Blockchain Lab
Delft University of Technology, The Netherlands
Established 29 August 2007

Goal: re-inventing money

TU Delft is home to the one of the largest research groups on blockchain technology. Our work combines running code with novel approaches to broaden and strengthen the cybercurrency field. We aim to provide a secure, scalable, cybercurrency without forks and without the need for confirmations.

Open Source

We are a non-profit lab. We openly share all our findings and refrain from patenting our technology. All our work is shared with the open source community.

Early Pioneers

Our 'Bandwidth as a Currency' research from 2007 together with Harvard University spearheaded approaches with unbounded scalability.
BBC News article.

Ethical Blockchain

Wide-spread acceptance requires a new form of governance: self-governance. This is challenging as even democracy is still a contested concept with a variety of norms.

Enhance Privacy

Privacy is eroding. The Tor project addresses this issue and we are conducting trials with blockchain technology that rewards people who donate their bandwidth.

About us

Delft University of Technology has numerous young, motivated and skilled students at phd, msc, and bsc level working in the Blockchain Lab.

Our research is fundamental, aimed at the development and evaluation of new generic blockchain concepts, and application-driven, motivated by important application areas, such as transaction processing, e-commerce, and logistics. Much of it is experimental, validating the proposed new concepts by means of implementation and deployment in prototypes that are used in the real world.

team picture

Faculty Team

Dr. Ir. Johan Pouwelse

Associate professor, PI

Dr. Zeki Erkin

Assistant Professor, Cryptography expert

Prof. Dr. Dick Epema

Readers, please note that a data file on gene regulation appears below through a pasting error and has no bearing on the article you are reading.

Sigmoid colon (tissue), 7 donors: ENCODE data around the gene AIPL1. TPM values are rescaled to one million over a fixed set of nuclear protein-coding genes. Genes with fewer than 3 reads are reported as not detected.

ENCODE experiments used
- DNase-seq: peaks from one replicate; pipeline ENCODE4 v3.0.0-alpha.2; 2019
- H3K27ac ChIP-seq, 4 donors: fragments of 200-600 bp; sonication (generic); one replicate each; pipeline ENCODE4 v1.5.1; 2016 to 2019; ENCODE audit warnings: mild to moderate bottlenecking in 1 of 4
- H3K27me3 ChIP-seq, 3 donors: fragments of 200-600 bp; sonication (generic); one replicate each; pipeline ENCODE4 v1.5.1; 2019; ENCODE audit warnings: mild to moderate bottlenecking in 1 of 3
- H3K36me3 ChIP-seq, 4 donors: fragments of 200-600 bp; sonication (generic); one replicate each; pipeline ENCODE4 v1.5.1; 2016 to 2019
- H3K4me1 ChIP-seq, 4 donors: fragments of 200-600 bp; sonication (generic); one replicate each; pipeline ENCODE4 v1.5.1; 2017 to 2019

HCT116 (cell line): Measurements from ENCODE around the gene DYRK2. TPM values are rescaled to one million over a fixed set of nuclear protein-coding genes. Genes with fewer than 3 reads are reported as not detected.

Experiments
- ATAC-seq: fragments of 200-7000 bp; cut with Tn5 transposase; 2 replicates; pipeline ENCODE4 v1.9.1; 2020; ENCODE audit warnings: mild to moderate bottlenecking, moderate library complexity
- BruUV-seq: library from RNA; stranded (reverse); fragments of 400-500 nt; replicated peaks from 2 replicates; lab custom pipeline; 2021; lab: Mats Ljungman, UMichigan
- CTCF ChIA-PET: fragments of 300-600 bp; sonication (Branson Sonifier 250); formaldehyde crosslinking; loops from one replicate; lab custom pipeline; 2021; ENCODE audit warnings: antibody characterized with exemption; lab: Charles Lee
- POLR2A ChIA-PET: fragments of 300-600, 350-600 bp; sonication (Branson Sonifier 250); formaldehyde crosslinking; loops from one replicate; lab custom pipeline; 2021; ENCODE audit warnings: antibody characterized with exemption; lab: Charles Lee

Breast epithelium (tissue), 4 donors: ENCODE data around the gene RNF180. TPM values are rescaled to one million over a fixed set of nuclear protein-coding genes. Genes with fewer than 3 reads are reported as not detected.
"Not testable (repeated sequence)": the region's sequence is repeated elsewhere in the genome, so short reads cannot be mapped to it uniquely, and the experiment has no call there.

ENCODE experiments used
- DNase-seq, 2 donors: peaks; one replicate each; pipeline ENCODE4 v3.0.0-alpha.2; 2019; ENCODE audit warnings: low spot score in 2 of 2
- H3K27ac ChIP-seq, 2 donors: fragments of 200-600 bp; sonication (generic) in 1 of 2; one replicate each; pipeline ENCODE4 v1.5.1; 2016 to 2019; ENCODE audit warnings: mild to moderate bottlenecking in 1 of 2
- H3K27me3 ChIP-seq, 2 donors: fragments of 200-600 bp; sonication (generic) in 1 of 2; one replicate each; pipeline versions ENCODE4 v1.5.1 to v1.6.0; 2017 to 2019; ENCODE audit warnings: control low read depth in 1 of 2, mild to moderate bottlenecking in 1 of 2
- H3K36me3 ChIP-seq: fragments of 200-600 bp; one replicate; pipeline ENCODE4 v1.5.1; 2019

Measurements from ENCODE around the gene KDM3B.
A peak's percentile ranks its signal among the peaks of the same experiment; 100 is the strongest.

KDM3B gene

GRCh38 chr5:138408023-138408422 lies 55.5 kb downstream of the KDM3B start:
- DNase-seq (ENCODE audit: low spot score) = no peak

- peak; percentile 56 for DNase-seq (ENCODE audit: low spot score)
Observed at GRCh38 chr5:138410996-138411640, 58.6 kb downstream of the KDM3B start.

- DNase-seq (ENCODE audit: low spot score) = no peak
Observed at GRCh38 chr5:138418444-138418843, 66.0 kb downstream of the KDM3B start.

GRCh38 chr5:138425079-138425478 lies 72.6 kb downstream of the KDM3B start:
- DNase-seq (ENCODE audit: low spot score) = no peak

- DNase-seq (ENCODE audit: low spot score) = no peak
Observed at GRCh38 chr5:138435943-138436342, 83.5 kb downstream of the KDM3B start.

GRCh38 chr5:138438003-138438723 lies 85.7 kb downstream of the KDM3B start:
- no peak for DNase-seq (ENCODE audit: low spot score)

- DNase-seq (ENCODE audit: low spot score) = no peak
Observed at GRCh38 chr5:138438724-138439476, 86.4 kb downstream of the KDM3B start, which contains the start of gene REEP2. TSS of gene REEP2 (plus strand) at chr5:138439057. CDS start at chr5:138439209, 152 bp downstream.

Section head, Distributed systems

Prof. Dr. Jeroen van den Hoven

Dean of TPM at TU Delft, Ethics expert

Prof. Dr. Dirk Helbing

Professor of Computational Social Science

Prof. Dr. Ir. Rini van Solingen

Professor of Global Software Engineering

Next-generation: Trust and Scalability

Despite the elegance and popularity of Bitcoin, it has a fundamental problem and is extremely wasteful. Today the default Bitcoin software is hard-limited to only 7 transactions per second globally. All current Bitcoin transactions could be handled by a single 100 Euro smartphone if creation of trust and global consensus did not require an extremely wasteful mechanism.

Shown above is our graph-based datastructure for next-generation blockchains. Cardinal design principles are that global operations do not scale, global persistent transaction broadcasts should be avoided, transactions spread to a subset of participants are still irrefutable, and each participant issues and maintains their own blockchain.

Our scalable approach is based on creating trust. It is inspired by traditional equity and bond issues in which the credit quality or probability of payback is essential. We automated the role of credit rating agencies for evaluating the credit quality of each issued individual blockchain.

Our scalable blockchain is based on tamper-proof secure timelines and graph-based data structure, instead of a blockchain used in Bitcoin. For the past 9 years we have focussed on the scalability of cybercurrency and efficient mechanisms for building trust. Our electronic currency design is scalable, prevents the double spending problem, supports offline payments between trusting parties, and does not require controlling servers, central authority or oversight. Key breakthrough of our ongoing work is a proof-of-work mechanism allows nodes to reach a secure, tamper-resistant consensus.